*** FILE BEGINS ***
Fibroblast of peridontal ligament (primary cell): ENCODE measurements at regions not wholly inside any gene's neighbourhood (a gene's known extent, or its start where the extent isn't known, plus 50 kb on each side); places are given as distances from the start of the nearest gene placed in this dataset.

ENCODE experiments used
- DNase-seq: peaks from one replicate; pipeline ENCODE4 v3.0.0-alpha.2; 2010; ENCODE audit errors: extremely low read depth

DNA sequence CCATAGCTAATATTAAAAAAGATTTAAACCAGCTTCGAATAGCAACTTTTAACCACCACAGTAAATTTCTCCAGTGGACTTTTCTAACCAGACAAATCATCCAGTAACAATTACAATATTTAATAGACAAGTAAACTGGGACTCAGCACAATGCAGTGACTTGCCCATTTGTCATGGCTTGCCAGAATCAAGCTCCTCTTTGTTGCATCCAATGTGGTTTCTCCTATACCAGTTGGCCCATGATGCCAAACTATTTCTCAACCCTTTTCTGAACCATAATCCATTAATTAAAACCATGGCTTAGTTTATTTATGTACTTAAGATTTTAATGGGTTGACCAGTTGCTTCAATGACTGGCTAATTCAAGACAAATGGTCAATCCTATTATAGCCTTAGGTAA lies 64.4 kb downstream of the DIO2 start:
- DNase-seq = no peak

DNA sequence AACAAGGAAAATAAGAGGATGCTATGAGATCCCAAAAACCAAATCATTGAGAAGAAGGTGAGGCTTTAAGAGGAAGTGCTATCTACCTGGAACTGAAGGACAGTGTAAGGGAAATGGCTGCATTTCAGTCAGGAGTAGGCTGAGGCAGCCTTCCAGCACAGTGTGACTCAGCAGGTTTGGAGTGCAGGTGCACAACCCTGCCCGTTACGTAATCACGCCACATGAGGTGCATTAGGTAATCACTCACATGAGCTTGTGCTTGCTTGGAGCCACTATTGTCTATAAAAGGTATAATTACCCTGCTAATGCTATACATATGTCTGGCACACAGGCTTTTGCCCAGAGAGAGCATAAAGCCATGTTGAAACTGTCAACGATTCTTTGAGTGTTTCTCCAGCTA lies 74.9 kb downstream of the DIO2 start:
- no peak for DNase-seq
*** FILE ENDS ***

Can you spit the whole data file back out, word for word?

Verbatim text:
Fibroblast of peridontal ligament (primary cell): ENCODE measurements at regions not wholly inside any gene's neighbourhood (a gene's known extent, or its start where the extent isn't known, plus 50 kb on each side); places are given as distances from the start of the nearest gene placed in this dataset.

ENCODE experiments used
- DNase-seq: peaks from one replicate; pipeline ENCODE4 v3.0.0-alpha.2; 2010; ENCODE audit errors: extremely low read depth

DNA sequence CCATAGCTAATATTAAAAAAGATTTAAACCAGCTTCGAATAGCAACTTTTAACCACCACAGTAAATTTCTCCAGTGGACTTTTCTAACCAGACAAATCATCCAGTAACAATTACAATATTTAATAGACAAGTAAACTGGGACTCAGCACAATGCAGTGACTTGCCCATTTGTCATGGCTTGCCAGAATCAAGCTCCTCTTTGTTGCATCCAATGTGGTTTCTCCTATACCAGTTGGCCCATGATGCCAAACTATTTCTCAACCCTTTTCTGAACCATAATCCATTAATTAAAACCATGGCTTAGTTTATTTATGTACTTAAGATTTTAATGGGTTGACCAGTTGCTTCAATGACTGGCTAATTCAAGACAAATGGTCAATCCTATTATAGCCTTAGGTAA lies 64.4 kb downstream of the DIO2 start:
- DNase-seq = no peak

DNA sequence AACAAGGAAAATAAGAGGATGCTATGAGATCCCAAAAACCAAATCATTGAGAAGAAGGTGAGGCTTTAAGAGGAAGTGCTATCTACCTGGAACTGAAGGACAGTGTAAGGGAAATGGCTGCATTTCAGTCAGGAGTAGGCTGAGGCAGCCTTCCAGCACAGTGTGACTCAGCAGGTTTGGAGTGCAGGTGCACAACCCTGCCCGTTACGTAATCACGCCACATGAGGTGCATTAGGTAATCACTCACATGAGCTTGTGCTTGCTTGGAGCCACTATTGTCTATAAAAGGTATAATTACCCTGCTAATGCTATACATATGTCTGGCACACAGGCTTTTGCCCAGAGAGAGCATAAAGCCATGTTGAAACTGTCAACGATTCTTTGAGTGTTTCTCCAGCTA lies 74.9 kb downstream of the DIO2 start:
- no peak for DNase-seq